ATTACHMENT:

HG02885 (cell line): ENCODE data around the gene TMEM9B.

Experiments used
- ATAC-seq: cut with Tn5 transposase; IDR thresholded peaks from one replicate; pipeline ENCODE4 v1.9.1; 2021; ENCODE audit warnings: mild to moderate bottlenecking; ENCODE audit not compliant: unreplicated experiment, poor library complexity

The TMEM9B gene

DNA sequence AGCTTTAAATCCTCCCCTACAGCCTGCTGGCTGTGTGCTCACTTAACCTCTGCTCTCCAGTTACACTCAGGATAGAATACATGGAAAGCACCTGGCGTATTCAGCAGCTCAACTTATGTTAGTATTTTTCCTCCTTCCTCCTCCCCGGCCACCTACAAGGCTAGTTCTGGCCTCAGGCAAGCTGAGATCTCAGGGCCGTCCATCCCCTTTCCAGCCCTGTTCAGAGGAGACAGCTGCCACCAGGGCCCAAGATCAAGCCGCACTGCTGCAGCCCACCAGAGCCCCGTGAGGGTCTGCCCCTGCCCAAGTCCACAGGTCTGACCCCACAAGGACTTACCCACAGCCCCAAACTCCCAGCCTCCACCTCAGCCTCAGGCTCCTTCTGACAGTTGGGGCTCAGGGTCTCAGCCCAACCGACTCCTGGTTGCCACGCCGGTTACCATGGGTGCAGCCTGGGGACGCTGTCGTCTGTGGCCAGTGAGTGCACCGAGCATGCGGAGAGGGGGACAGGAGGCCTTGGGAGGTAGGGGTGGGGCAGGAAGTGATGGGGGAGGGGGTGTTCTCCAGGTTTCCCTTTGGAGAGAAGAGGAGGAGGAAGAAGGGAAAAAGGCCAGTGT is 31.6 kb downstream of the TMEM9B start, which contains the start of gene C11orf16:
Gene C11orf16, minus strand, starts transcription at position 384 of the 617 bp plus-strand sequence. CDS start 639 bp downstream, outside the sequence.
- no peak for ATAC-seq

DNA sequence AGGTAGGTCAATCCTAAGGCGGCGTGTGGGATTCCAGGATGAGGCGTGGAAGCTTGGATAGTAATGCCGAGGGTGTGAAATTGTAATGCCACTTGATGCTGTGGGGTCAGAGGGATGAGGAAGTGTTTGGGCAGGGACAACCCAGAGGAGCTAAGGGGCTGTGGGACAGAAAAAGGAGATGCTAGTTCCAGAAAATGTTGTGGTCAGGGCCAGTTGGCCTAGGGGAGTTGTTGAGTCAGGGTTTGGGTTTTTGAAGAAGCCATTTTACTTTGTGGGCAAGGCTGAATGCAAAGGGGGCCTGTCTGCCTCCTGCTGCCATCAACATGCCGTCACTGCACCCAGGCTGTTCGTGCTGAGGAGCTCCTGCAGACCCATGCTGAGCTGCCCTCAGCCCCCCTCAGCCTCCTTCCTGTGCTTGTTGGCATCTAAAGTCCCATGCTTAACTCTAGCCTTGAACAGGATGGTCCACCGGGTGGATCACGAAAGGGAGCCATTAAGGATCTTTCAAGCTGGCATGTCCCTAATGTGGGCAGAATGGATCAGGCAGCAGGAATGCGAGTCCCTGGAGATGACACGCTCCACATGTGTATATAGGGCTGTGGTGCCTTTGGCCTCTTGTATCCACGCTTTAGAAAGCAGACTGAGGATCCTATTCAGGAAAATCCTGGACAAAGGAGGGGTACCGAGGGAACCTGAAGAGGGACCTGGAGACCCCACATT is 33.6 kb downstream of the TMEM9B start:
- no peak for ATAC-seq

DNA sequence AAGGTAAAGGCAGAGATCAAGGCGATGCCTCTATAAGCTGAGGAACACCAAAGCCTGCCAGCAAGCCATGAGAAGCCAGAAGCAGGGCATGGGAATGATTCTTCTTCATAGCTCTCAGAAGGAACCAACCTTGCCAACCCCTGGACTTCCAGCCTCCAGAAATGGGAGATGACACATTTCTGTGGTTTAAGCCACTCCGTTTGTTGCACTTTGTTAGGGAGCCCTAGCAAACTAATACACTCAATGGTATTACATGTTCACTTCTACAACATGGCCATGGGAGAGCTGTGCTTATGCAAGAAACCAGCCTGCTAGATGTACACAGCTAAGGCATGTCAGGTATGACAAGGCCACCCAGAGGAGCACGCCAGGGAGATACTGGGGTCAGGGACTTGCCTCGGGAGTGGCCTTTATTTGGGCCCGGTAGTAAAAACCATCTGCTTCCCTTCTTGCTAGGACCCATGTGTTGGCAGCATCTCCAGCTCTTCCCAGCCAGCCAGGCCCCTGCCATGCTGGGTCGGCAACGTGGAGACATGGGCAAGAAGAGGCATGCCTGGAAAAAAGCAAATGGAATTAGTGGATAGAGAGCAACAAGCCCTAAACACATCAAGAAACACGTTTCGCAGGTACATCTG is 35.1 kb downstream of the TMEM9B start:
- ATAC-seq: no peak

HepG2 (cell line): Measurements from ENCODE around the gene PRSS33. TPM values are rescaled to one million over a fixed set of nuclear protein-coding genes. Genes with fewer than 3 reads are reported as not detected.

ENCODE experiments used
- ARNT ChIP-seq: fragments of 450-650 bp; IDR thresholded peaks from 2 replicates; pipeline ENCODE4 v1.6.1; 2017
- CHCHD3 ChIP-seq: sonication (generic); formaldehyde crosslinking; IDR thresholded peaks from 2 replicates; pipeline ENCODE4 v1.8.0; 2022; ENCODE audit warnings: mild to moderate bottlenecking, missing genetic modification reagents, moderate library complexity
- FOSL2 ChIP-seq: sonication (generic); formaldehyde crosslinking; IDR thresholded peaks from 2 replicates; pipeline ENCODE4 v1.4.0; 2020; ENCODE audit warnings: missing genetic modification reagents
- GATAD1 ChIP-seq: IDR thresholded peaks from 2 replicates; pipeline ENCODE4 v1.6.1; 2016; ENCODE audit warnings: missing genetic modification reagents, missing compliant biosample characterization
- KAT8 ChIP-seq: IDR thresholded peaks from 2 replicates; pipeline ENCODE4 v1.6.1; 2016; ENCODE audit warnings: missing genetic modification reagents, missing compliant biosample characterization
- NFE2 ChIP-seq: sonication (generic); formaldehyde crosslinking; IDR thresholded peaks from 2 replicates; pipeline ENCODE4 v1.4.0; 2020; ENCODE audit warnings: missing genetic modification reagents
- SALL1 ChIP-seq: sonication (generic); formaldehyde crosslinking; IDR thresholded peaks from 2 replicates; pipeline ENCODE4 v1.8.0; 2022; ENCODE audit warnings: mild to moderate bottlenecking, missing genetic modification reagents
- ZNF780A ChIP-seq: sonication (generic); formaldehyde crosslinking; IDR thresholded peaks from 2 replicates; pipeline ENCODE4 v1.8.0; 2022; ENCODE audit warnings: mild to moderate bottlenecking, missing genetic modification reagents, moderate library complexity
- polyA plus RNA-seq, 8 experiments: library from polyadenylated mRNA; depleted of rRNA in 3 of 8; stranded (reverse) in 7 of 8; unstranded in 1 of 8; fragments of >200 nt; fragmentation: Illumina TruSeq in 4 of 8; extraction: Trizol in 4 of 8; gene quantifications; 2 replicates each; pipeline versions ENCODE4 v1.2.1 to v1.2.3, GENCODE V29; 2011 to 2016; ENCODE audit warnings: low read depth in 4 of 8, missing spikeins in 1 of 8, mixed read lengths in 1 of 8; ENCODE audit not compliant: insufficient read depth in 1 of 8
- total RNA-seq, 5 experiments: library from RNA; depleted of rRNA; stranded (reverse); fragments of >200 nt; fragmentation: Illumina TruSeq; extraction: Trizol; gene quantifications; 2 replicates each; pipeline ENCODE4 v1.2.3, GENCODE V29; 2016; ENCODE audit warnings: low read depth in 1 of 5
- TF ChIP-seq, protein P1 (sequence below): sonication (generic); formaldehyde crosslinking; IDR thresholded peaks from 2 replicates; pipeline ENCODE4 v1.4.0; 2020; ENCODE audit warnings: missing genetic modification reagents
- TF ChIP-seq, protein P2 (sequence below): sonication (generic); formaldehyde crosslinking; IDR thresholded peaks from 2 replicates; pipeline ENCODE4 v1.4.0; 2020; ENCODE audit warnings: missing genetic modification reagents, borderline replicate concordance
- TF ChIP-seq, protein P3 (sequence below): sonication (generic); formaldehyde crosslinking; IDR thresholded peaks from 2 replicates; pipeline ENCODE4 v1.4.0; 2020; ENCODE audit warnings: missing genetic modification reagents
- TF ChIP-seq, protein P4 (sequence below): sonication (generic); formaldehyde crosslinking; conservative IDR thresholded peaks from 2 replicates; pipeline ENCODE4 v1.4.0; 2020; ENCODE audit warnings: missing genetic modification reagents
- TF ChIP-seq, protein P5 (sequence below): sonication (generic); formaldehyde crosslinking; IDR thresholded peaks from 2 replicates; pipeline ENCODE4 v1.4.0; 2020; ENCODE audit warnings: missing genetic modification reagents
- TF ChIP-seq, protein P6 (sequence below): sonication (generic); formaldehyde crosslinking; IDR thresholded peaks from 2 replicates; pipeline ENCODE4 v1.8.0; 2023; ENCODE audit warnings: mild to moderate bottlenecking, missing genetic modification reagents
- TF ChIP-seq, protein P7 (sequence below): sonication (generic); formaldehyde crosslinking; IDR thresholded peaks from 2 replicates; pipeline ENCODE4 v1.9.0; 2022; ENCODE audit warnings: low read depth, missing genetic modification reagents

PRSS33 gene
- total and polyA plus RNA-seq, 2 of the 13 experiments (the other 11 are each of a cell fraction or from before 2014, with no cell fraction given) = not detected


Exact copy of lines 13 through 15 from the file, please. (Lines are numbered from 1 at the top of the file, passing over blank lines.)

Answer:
ENCODE experiments used
- ARNT ChIP-seq: fragments of 450-650 bp; IDR thresholded peaks from 2 replicates; pipeline ENCODE4 v1.6.1; 2017
- CHCHD3 ChIP-seq: sonication (generic); formaldehyde crosslinking; IDR thresholded peaks from 2 replicates; pipeline ENCODE4 v1.8.0; 2022; ENCODE audit warnings: mild to moderate bottlenecking, missing genetic modification reagents, moderate library complexity